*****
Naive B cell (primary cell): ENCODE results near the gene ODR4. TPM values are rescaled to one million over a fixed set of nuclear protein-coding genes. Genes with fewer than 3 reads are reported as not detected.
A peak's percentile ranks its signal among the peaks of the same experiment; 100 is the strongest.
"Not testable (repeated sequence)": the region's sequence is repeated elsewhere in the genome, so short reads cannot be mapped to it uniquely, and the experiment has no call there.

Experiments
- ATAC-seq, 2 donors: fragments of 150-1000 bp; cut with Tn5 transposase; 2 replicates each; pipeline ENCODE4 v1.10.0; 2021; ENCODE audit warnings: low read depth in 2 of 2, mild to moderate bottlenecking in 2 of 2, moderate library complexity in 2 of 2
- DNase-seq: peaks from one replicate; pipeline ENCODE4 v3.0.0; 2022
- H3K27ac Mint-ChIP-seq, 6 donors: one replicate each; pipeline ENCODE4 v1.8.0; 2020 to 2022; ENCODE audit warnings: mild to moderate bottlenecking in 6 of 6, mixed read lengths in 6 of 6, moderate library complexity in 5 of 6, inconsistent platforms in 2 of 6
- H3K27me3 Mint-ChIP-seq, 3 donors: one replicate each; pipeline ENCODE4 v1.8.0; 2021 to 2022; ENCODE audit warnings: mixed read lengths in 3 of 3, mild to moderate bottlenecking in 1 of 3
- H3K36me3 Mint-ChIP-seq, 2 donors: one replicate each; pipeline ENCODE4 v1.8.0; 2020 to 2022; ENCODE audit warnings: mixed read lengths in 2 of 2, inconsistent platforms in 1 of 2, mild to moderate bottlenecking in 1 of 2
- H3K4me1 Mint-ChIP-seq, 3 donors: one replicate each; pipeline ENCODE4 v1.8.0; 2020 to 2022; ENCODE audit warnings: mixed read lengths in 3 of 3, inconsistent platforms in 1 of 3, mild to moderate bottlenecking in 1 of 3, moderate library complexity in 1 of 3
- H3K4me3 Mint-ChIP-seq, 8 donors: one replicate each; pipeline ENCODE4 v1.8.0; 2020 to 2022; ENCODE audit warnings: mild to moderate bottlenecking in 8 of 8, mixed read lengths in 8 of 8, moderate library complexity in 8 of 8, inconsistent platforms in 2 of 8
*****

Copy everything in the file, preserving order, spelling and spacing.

Naive B cell (primary cell): ENCODE results near the gene ODR4. TPM values are rescaled to one million over a fixed set of nuclear protein-coding genes. Genes with fewer than 3 reads are reported as not detected.
A peak's percentile ranks its signal among the peaks of the same experiment; 100 is the strongest.
"Not testable (repeated sequence)": the region's sequence is repeated elsewhere in the genome, so short reads cannot be mapped to it uniquely, and the experiment has no call there.

Experiments
- ATAC-seq, 2 donors: fragments of 150-1000 bp; cut with Tn5 transposase; 2 replicates each; pipeline ENCODE4 v1.10.0; 2021; ENCODE audit warnings: low read depth in 2 of 2, mild to moderate bottlenecking in 2 of 2, moderate library complexity in 2 of 2
- DNase-seq: peaks from one replicate; pipeline ENCODE4 v3.0.0; 2022
- H3K27ac Mint-ChIP-seq, 6 donors: one replicate each; pipeline ENCODE4 v1.8.0; 2020 to 2022; ENCODE audit warnings: mild to moderate bottlenecking in 6 of 6, mixed read lengths in 6 of 6, moderate library complexity in 5 of 6, inconsistent platforms in 2 of 6
- H3K27me3 Mint-ChIP-seq, 3 donors: one replicate each; pipeline ENCODE4 v1.8.0; 2021 to 2022; ENCODE audit warnings: mixed read lengths in 3 of 3, mild to moderate bottlenecking in 1 of 3
- H3K36me3 Mint-ChIP-seq, 2 donors: one replicate each; pipeline ENCODE4 v1.8.0; 2020 to 2022; ENCODE audit warnings: mixed read lengths in 2 of 2, inconsistent platforms in 1 of 2, mild to moderate bottlenecking in 1 of 2
- H3K4me1 Mint-ChIP-seq, 3 donors: one replicate each; pipeline ENCODE4 v1.8.0; 2020 to 2022; ENCODE audit warnings: mixed read lengths in 3 of 3, inconsistent platforms in 1 of 3, mild to moderate bottlenecking in 1 of 3, moderate library complexity in 1 of 3
- H3K4me3 Mint-ChIP-seq, 8 donors: one replicate each; pipeline ENCODE4 v1.8.0; 2020 to 2022; ENCODE audit warnings: mild to moderate bottlenecking in 8 of 8, mixed read lengths in 8 of 8, moderate library complexity in 8 of 8, inconsistent platforms in 2 of 8